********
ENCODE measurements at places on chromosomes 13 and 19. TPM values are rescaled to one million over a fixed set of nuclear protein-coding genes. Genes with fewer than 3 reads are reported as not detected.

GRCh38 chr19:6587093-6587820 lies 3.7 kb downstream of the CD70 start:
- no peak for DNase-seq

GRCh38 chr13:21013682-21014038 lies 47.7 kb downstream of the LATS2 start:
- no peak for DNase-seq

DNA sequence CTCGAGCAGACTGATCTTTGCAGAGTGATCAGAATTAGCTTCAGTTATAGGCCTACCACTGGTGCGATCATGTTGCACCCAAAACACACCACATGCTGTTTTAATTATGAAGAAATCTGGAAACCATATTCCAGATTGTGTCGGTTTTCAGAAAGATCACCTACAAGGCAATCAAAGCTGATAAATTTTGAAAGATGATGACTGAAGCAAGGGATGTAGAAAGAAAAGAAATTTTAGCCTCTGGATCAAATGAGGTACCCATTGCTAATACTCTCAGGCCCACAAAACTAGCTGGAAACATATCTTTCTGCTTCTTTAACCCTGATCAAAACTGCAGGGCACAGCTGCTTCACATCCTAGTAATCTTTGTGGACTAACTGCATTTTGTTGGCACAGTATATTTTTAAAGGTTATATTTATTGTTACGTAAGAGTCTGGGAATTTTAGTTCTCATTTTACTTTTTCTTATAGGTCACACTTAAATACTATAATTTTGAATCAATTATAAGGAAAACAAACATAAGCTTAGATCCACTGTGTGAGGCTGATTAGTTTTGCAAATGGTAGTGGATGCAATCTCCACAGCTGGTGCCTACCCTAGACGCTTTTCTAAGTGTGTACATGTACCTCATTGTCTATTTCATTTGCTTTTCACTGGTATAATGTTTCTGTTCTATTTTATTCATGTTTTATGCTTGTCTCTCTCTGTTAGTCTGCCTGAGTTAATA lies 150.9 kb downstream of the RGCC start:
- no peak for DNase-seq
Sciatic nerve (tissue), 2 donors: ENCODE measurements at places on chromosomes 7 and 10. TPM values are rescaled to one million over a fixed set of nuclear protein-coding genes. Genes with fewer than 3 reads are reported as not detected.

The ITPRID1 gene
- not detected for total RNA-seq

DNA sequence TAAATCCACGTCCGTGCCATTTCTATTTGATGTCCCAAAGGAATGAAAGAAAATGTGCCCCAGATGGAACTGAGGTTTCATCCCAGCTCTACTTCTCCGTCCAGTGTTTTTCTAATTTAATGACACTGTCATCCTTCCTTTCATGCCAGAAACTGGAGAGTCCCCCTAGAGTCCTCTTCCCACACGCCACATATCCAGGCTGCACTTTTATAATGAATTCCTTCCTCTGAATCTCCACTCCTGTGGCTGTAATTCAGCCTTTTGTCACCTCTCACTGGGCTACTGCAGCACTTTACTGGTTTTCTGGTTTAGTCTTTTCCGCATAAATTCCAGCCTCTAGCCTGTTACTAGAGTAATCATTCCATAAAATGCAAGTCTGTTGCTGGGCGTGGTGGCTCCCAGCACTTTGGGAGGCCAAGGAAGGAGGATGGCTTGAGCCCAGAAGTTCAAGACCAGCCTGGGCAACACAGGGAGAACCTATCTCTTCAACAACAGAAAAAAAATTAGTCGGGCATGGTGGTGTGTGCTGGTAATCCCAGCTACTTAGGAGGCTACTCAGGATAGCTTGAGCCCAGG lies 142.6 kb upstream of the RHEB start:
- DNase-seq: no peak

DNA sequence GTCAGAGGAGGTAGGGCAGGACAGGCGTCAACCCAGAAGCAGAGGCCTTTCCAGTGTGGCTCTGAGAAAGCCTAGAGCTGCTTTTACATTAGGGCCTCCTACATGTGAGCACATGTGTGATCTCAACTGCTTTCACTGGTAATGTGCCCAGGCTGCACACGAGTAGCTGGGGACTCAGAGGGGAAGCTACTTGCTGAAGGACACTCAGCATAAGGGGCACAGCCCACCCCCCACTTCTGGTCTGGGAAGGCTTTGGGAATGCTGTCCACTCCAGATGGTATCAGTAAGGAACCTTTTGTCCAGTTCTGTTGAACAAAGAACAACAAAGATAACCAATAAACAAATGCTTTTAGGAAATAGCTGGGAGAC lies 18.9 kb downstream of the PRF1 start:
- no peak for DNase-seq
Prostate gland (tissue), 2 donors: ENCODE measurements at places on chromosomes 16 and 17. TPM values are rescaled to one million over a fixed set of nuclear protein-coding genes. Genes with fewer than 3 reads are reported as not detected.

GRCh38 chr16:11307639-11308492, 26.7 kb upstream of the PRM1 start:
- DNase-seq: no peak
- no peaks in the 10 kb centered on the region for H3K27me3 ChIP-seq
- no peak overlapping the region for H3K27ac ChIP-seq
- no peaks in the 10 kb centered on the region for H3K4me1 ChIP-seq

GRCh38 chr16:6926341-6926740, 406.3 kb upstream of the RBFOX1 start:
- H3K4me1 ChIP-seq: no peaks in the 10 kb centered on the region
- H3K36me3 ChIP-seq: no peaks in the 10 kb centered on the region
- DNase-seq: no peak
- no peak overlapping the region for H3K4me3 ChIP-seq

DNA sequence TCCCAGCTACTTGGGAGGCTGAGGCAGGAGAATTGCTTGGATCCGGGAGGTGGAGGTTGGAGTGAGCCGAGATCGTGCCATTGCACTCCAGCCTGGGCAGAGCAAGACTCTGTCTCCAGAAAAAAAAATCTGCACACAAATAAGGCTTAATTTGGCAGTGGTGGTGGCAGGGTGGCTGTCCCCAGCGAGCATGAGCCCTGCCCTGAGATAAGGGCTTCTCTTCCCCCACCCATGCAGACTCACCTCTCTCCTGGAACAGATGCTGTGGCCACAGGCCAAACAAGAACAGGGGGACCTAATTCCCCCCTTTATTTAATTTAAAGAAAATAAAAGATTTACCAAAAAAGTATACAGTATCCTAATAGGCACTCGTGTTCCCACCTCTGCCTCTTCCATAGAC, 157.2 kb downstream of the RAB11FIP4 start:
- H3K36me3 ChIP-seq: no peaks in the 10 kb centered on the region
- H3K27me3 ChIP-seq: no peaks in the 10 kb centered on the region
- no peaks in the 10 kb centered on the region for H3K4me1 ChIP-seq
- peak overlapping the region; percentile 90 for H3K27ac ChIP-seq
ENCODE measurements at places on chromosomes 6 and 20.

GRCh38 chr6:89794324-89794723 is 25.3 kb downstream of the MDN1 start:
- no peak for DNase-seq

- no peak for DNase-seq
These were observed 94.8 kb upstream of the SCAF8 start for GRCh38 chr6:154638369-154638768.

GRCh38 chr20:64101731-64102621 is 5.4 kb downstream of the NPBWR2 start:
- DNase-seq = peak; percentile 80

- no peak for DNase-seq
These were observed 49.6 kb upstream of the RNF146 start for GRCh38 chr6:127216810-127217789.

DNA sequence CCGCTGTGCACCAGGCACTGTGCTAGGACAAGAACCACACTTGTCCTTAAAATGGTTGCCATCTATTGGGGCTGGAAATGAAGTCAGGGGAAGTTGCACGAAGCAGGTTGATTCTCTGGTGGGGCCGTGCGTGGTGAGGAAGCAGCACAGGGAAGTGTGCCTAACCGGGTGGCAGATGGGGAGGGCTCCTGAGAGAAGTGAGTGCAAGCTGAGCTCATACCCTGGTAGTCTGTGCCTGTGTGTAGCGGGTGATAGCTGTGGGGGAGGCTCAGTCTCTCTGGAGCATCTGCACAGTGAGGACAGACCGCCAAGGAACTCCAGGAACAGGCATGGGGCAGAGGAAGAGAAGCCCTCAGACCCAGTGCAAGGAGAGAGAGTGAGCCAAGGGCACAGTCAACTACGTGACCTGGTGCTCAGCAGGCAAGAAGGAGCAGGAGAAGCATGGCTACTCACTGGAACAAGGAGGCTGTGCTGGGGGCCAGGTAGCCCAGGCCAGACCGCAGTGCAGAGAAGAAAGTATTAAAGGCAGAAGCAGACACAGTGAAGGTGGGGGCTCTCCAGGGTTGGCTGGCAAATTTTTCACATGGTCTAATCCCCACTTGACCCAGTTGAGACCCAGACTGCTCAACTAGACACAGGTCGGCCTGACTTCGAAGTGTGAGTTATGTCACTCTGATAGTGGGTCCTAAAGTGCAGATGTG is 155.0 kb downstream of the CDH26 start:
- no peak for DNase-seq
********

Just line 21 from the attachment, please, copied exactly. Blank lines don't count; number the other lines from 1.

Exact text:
GRCh38 chr16:6926341-6926740, 406.3 kb upstream of the RBFOX1 start: